Volgenau becomes SRA chairman; other changes made

Ernst Volgenau, president, chief executive officer and founder of SRA International Inc. of Fairfax, Va., will become chairman of SRA's board of directors on Nov. 12, the board announced this week.

Volgenau will succeed William Brehm, who has served as chairman since 1980. Volgenau will continue as CEO and Brehm will remain on the board, according to a company statement.

In addition, Edward Legasey, SRA's executive vice president and chief operating officer, will take a step toward retirement next month. He will relinquish the executive vice president and COO positions and work a half-time schedule, focusing on strategic planning, acquisitions and strategic investments.

Legasey has been nominated for a position on SRA's board, which shareholders will vote on Nov. 12. Legasey has been executive vice president of SRA since 1989, chief operating officer since 1997 and an officer of the company since 1978.

The board also announced several other management changes:

  • Renato DiPentima, president of the company's consulting and systems integration sector since 2001, will become president of SRA, succeeding Volgenau in that position. DiPentima will also become chief operating officer, succeeding Legasey.


  • Stephen Hughes, senior vice president since 1993 and chief financial officer since 1996, will continue as CFO and will assume the new position of senior vice president and chief of finance and administration. Hughes will continue to report to Volgenau.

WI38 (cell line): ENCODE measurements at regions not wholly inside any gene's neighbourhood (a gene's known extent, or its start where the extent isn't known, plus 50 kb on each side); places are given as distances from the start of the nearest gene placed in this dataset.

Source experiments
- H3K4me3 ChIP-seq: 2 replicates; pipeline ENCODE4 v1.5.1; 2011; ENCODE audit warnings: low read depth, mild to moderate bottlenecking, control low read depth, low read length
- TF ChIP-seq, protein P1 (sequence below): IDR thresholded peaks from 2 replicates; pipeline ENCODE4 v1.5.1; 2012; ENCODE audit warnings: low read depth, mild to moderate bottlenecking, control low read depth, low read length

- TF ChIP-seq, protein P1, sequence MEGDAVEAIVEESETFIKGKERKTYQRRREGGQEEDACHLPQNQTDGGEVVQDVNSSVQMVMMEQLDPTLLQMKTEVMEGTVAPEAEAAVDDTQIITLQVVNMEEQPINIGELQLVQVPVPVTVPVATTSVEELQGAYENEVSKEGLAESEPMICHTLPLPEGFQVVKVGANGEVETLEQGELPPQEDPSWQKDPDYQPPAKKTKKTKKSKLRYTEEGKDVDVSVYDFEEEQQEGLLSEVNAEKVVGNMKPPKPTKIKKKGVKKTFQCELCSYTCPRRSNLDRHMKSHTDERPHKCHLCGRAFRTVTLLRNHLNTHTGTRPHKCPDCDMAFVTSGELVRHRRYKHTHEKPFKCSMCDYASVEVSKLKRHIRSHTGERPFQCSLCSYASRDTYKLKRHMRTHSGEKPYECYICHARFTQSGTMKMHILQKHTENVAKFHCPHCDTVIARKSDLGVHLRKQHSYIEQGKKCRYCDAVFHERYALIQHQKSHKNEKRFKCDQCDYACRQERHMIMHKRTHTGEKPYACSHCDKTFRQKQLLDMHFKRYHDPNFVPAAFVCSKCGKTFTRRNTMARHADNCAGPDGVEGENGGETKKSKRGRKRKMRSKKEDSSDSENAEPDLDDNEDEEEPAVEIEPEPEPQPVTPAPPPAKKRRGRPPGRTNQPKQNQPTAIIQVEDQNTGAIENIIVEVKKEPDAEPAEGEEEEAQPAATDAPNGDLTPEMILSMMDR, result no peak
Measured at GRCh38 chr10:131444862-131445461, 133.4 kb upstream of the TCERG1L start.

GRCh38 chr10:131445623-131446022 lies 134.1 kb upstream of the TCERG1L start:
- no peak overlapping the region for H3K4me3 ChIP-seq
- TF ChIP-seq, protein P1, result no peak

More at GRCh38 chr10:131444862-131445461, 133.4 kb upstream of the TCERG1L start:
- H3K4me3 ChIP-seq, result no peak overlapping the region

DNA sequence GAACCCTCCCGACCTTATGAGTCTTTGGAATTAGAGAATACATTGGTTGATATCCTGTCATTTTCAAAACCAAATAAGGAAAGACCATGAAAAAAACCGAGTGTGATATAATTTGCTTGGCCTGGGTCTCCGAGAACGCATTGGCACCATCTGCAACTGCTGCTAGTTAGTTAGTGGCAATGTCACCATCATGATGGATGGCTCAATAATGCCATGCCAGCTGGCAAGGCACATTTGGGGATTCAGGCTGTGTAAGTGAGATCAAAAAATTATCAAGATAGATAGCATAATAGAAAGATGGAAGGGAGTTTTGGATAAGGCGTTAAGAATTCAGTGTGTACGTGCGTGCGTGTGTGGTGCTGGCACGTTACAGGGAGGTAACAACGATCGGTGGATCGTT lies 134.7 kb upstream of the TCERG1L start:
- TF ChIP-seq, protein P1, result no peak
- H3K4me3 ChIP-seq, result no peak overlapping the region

• Volgenau said he tried to convince Legasey not to retire. The two have known each other for more than 30 years and have worked together at SRA for the past 25 years.

    "I am extraordinarily pleased that although Ted Legasey wants to begin the retirement process, he has agreed to actively support strategic development of the company and that we have someone as capable as Renny DiPentima available to assume Ted's responsibilities," Volgenau said.

    SRA provides information technology services and solutions to clients in national security, civil government and health care and public health. Its services include systems design, development, and integration, and outsourcing and operations management. The company had $361.2 million in revenue in 2002 and employs 2,500 people. It was ranked No. 32 on Washington Technology's 2003 Top 100.

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